You’ve got to love the aesthetics of dystopian cyberpunk video games, where all the technology looks like it’s cobbled together from cast-off bits of the old world’s remains. Kudos go to those who attempt to recreate these virtual props and bring them into the real world, but our highest praise goes to those who not only make a game-realistic version of a prop, but make it actually work.

Take the Nokota Manufacturing radio from Cyberpunk 2077, for instance. [Taylor] took one look at that and knew it would be the perfect vessel for a Baofeng UV-5R, the dual-band transceiver that amateur radio operators love to hate. The idea is to strip the PCB out of a Baofeng — no worries, the things cost like $25 — and install it in a game-accurate 3D printed case. But this is far from just a case mod, since [Taylor]’s goal is to replace the radio’s original controls with something closer to what’s in the game.

To that end, [Taylor] is spinning up an interface to the stock radio’s keypad using some 7400-series bilateral analog switches. Hooked to the keypad contacts and controlled by a Mini MEGA 2560 microcontroller, the interface is able to send macros that imitate the keypresses necessary to change frequencies and control the radio’s settings, plus display the results on the yellow OLED screen that seems a dead-ringer for the in-game display. The video below shows some early testing of the interface.

While very much still a work in progress, we’ve been following [Taylor]’s project for a week or so and he’s really gaining some ground. We’ve encouraged him to enter this one in the Cyberdeck Challenge we’ve got going on now; it might not have much “deck” going for it, but it sure does have a lot of “cyber.”

DIY Arduino Due TEA5767 FM Radio

Older hackers will remember that a crystal set radio receiver was often one of the first projects attempted.  Times have changed, but there’s still something magical about gathering invisible signals from the air and listening to the radio on a homemade receiver. [mircemk] has brought the idea right up to date by building an FM radio with an OLED display, controlled with a rotary encoder.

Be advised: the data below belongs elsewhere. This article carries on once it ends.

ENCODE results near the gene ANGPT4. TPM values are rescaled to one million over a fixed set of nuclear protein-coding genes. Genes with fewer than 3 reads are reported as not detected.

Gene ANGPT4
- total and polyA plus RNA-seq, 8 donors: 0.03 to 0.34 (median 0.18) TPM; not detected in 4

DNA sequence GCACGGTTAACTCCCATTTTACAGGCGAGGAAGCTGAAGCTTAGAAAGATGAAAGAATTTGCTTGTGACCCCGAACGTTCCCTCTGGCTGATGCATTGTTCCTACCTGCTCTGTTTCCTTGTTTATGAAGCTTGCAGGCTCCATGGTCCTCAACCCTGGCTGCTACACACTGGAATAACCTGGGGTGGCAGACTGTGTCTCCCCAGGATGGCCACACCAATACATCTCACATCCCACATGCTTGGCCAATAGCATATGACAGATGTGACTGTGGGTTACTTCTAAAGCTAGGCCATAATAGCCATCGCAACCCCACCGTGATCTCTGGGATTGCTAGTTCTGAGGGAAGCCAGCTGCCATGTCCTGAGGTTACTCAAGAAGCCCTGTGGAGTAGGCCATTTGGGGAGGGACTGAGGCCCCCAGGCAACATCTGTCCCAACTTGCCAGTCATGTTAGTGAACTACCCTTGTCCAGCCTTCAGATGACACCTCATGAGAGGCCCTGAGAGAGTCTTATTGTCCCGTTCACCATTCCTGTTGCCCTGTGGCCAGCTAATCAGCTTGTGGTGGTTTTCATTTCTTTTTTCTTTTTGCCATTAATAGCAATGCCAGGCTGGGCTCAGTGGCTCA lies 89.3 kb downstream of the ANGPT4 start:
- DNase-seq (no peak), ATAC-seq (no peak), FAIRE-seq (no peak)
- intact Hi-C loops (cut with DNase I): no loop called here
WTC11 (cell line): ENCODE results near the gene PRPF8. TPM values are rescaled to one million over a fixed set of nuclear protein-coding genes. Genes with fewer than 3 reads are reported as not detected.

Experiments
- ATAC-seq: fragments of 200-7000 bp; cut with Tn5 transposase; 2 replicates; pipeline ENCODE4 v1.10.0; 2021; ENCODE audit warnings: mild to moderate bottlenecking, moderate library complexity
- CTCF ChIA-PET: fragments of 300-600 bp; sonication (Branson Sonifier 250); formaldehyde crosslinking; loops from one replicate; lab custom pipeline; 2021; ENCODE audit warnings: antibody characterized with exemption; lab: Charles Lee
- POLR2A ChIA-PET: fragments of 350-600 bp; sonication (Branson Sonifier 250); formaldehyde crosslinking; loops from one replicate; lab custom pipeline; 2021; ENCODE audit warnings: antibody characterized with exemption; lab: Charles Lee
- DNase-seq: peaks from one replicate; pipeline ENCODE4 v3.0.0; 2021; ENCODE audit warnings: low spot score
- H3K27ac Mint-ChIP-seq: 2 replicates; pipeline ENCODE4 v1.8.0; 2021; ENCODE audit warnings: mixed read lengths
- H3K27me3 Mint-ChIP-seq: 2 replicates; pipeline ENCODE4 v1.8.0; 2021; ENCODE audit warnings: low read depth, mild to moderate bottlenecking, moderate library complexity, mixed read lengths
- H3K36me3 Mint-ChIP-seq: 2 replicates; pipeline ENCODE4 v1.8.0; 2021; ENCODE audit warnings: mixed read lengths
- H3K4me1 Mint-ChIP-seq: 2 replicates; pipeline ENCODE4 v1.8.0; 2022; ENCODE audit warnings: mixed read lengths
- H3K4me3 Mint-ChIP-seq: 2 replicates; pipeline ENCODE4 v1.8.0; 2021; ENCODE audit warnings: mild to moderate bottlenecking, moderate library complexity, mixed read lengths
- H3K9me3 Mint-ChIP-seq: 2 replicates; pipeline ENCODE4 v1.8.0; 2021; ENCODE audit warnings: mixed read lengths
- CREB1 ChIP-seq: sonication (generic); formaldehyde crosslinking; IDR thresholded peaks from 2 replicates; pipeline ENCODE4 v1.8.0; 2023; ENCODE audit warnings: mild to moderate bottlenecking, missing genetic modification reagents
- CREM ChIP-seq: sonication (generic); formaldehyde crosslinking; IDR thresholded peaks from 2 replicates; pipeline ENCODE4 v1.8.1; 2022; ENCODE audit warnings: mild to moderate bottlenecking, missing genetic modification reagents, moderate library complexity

The design is fairly straightforward, based as it is on another project that [mircemk] found on a Chinese site, but the build looks very slick and would take pride of place on any hacker’s workbench. An Arduino Due forms the heart of the project, controlling a TEA5767 module, an SH1106 128×64 pixel OLED display and a rotary encoder. The sound signal is passed through an LM4811 headphone amplifier for private listening, and a PAM8403 Class D audio amplifier for the built-in loudspeaker. The enclosure is made from PVC panels, and accented with colored adhesive tape for style.

It’s easier than ever before to quickly put together projects like this by connecting pre-built modules and downloading code from the Internet, but that doesn’t mean it’s not a worthwhile way to improve your skills and make some useful devices like this one. There are so many resources available to us these days and standing on the shoulders of giants has always been a great way to see farther.

We’ve shown some other radio projects using Arduinos and the TEA5767 IC in the past, such as this one on a tidy custom PCB, and this one built into an old radio case.

Hack a Day 09 Oct 06:00

Pocket Radio Powered By Tiny Microcontroller

Before the days of MP3 players and smartphones, and even before portable CD players, those of us of a certain age remember that our cassette players were about the only way to take music on-the-go. If we were lucky, they also had a built-in radio for when the single tape exhausted both of its sides. Compared to then, it’s much easier to build a portable radio even though cassettes are largely forgotten, as [wagiminator] shows us with this radio design based on an ATtiny.